Government Issues

Pub Perspective: Constant change has been the industry’s primary trend

Posted on December 23, 2014 by Frank Di Giacomo, Publisher

It’s been said that history may not be a song that repeats itself but it has verses that rhyme. Public transportation is one of those songs, and this past year has been one of those verses that rhyme with past ones.  But it’s always been a hopeful tune, and what happened this year and likely in the next will be hopeful as well.

Here are some specific examples of what I mean. We have seen fights about the future of federal funding before, maybe not like the current one, but close enough. In 1995, the Newt Gingrich-led Congress, confident of its conservative mandate from the 1994 mid-term election, turned around and passed the largest public transportation bill in history at the time, TEA-21, just a year later. We might see a similar step forward this time: at press time, a bipartisan group in Congress is calling for a gas tax increase to rescue the Highway Trust Fund.

The past year has also seen voter approval of more than 70% of the ballot initiatives put to them that involved public transportation investment, continuing this success streak that started more than 20 years ago. Sure, some high-profile measures were not approved, such as for Austin’s rail project, but many others were, such as in Clayton County, Ga., which voted to join the Metropolitan Atlanta Rapid Transit Authority’s service area, expanding that system for the first time in 40 years.

It’s farewell from me, but not goodbye
This edition of Metro Magazine marks the end of the 110th year of its or its predecessor magazines. It began as Electric Traction, a publication devoted to streetcars, which we’re seeing a strong interest in again. The magazine covered our industry’s further evolution into buses, public takeover of private companies, and of course, the public-private partnerships we are seeing today. In other words, it finds a way to stay in business, because it has support.

It also marks the end of my 33-year involvement with the magazine on a full-time basis. When I started, the industry was about $12 billion (operations and capital spending). Today it’s about $60 billion each year, more than five times the size it was.

This edition is my last as the publisher. I leave it in good hands with a great editorial team and the latest addition to the team James Blue as GM. That doesn’t mean I am completely stepping away, as I will continue to work in a reduced role, focusing on special projects and various assignments.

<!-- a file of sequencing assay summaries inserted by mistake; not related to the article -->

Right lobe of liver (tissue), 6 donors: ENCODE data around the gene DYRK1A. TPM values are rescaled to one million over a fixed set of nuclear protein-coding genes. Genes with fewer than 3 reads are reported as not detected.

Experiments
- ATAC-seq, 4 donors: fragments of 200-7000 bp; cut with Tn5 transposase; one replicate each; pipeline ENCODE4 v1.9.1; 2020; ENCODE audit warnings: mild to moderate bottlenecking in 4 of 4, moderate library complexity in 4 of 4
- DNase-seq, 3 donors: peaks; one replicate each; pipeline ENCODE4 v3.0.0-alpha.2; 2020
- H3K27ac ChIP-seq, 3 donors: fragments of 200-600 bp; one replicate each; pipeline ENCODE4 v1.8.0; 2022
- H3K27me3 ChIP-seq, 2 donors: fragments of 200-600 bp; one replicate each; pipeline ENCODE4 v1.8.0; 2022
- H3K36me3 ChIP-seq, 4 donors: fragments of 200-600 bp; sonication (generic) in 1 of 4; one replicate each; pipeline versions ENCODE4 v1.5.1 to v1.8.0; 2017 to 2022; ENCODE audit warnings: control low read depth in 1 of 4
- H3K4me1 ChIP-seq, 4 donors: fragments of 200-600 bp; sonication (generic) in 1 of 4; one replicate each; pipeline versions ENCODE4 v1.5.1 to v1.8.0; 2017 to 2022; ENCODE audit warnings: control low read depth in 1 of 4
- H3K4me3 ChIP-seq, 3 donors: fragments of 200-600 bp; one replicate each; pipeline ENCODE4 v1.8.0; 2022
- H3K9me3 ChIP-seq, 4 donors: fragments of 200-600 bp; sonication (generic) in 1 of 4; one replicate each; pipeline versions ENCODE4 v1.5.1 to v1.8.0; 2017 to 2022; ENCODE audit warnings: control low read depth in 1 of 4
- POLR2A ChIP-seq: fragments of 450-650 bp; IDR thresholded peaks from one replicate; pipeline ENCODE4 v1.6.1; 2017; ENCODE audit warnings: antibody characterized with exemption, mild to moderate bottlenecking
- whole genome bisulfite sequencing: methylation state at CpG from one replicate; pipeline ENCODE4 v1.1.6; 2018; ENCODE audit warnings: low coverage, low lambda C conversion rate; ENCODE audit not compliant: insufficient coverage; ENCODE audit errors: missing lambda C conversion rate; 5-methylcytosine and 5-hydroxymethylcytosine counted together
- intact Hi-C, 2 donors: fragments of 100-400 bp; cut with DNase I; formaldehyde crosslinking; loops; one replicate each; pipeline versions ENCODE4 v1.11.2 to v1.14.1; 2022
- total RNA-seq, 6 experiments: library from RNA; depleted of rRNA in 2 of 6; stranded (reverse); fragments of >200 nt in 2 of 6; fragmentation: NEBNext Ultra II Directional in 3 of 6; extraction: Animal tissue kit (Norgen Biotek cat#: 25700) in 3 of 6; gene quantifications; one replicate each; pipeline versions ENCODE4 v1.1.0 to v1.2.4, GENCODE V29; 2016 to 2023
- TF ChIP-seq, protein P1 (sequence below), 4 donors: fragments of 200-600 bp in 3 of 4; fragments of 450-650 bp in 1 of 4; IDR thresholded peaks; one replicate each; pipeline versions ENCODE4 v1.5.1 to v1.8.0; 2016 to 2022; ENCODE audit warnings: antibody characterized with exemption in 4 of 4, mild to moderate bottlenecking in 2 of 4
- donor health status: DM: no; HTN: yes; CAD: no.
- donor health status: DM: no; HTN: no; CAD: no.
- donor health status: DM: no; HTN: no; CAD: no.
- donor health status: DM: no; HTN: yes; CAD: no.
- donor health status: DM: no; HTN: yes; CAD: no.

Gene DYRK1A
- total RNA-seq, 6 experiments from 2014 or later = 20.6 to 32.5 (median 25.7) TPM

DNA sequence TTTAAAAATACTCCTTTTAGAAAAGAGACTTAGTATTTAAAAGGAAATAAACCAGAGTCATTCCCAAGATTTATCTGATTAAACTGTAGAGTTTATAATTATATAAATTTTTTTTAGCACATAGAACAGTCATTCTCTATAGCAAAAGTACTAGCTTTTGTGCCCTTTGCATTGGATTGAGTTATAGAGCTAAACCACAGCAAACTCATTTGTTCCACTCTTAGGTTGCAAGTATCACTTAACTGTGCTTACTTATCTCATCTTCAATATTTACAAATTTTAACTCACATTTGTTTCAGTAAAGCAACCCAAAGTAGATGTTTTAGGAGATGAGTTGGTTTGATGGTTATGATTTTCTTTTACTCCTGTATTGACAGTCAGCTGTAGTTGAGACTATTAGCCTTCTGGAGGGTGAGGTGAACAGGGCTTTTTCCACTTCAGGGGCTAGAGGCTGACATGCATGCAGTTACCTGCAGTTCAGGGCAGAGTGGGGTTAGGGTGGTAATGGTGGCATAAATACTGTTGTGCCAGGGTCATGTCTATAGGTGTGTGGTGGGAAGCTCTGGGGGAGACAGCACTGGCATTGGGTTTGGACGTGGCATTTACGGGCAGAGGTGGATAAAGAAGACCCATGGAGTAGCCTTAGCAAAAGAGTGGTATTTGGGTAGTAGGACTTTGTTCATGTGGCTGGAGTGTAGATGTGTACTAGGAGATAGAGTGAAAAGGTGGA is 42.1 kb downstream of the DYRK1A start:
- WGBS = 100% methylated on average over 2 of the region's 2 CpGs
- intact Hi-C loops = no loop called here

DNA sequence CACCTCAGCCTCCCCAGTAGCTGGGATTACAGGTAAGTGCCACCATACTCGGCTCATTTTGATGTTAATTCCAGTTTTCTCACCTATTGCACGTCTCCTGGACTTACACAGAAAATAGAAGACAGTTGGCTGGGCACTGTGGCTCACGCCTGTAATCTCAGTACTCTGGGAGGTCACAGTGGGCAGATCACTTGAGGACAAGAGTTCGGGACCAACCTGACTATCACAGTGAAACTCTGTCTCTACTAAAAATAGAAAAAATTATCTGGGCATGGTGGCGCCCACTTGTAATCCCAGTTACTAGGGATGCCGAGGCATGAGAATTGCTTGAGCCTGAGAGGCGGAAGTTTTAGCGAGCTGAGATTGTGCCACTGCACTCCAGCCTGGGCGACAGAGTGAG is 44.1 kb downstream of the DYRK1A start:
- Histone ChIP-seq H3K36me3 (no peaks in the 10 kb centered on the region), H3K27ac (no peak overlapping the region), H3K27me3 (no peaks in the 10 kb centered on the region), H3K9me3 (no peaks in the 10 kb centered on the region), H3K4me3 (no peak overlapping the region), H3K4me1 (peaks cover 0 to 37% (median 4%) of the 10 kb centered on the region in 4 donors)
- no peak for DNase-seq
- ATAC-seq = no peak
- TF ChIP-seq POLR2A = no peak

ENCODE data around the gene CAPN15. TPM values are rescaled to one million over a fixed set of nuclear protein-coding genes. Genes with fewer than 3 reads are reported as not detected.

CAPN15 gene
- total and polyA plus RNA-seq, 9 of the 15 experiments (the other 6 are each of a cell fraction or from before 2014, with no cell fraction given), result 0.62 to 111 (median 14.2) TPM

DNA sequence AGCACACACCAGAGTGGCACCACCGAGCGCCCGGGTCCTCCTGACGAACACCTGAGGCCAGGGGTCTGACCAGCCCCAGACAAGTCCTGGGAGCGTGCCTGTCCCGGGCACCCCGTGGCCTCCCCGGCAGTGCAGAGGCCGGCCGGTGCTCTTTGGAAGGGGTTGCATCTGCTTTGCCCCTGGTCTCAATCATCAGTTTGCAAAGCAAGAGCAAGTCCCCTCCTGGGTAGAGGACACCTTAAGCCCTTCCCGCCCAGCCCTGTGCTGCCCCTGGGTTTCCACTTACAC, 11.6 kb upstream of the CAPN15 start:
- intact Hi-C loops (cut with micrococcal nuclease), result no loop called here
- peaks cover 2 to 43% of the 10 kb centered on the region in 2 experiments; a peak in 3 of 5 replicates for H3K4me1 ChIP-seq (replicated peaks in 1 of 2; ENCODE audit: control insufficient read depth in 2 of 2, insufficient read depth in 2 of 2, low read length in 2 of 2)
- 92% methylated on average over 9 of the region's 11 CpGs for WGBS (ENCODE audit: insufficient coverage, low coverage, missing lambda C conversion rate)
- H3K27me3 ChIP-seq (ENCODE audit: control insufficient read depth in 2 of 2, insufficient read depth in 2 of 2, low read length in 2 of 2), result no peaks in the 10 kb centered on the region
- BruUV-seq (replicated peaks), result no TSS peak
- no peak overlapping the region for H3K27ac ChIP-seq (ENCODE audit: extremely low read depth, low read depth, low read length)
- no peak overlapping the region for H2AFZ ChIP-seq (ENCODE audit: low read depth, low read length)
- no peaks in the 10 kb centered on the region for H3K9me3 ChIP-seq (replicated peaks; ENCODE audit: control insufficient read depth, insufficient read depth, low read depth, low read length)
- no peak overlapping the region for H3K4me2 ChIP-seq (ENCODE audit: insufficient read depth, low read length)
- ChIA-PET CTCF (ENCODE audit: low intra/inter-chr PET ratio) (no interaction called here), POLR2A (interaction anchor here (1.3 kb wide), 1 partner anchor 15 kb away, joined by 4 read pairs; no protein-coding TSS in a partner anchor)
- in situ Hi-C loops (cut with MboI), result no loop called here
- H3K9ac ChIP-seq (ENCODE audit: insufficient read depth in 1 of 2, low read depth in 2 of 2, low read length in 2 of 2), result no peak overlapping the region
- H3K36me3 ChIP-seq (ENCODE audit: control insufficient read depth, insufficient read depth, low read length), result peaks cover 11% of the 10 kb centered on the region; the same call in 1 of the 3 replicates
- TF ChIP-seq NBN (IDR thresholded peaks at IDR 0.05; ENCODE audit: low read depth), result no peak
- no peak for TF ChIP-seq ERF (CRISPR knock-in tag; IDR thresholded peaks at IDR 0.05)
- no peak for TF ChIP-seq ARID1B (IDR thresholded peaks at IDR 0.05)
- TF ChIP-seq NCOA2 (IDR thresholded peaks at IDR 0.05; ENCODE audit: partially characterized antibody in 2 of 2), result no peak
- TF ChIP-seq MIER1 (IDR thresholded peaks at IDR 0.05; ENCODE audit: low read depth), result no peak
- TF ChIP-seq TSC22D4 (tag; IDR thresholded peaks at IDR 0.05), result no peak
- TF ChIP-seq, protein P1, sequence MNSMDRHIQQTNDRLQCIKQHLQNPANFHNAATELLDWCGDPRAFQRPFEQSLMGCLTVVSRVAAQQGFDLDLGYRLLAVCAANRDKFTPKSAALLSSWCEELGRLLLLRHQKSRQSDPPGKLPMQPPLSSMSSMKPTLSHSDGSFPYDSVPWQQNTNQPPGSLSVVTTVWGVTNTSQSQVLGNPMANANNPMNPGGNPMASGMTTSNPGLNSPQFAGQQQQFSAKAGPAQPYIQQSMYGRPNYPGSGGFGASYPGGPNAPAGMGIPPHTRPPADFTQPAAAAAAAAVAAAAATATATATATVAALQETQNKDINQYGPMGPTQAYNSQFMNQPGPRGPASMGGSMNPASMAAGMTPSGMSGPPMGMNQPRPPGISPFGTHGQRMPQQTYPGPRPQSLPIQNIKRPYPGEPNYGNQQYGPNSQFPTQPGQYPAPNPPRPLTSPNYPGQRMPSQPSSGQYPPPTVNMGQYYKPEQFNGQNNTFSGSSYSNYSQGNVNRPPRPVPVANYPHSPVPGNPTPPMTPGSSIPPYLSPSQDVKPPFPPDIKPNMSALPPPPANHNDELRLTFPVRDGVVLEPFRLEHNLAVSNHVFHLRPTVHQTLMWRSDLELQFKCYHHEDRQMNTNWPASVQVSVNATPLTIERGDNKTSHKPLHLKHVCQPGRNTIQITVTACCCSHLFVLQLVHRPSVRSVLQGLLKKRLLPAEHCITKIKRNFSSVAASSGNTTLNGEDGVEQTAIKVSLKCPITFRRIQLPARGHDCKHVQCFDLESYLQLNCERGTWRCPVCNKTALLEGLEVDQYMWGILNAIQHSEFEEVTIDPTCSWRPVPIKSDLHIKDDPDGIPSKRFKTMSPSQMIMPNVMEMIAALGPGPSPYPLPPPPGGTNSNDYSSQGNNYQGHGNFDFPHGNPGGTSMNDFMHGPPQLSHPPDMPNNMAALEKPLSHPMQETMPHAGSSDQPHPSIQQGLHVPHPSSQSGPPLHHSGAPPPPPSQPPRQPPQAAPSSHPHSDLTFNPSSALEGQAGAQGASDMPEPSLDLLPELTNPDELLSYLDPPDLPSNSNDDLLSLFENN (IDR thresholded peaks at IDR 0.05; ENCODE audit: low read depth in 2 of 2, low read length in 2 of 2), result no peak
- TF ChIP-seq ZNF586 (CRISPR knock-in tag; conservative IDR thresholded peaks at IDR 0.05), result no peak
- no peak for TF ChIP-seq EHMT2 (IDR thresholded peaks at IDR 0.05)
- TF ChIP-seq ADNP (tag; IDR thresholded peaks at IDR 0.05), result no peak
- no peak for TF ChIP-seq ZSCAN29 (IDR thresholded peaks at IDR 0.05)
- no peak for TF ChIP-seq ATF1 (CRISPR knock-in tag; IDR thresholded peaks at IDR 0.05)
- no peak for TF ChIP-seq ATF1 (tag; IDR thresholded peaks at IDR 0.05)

I am very proud of what we have accomplished in growing the magazine and offering you more services. I expect only more from James and the team in the future. That’s because what has always made me hopeful about the industry is that we may not know what will be next, but we always know it will be of the same great tune.

View comments or post a comment on this story. (0 Comments)

More News

APTA displeased with Trump budget proposal to cut key public transit funding programs

In addition, while APTA officials appreciate the Administration putting forth an outline of an infrastructure proposal, they noted that public transit must be a significant part of any proposed infrastructure initiative.

Canadian town turns Uber into its public transit system

The town will subsidize a portion of the fare for all trips taken by residents, while offering additional subsidies for rides going to and from transit hubs.

FTA approves Caltrain FFGA for corridor electrification project

With the Caltrain project having met all of the statutory requirements, the FTA intends to sign the FFGA and intends to allocate the FY 2017 Congressionally-appropriated funds to the project in its upcoming apportionments notice.

Higher mass transit use associated with lower obesity rates, study says

Researchers controlled for a number of factors that could influence health or transportation, such as household income, poverty rate, education level, leisure physical activity and access to health care.

U.S. Senate confirms Rosen as Dep. Sec. USDOT

He has extensive experience in the transportation sector, serving previously as General Counsel at both the DOT and the Office of Management and Budget.

See More News

Post a Comment

Post Comment

Comments (0)

More From The World's Largest Fleet Publisher

Automotive Fleet

The Car and truck fleet and leasing management magazine

Business Fleet

managing 10-50 company vehicles

Fleet Financials

Executive vehicle management

Government Fleet

managing public sector vehicles & equipment

TruckingInfo.com

THE COMMERCIAL TRUCK INDUSTRY’S MOST IN-DEPTH INFORMATION SOURCE

Work Truck Magazine

The number 1 resource for vocational truck fleets

Schoolbus Fleet

Serving school transportation professionals in the U.S. and Canada

LCT Magazine

Global Resource For Limousine and Bus Transportation

Please sign in or register to .    Close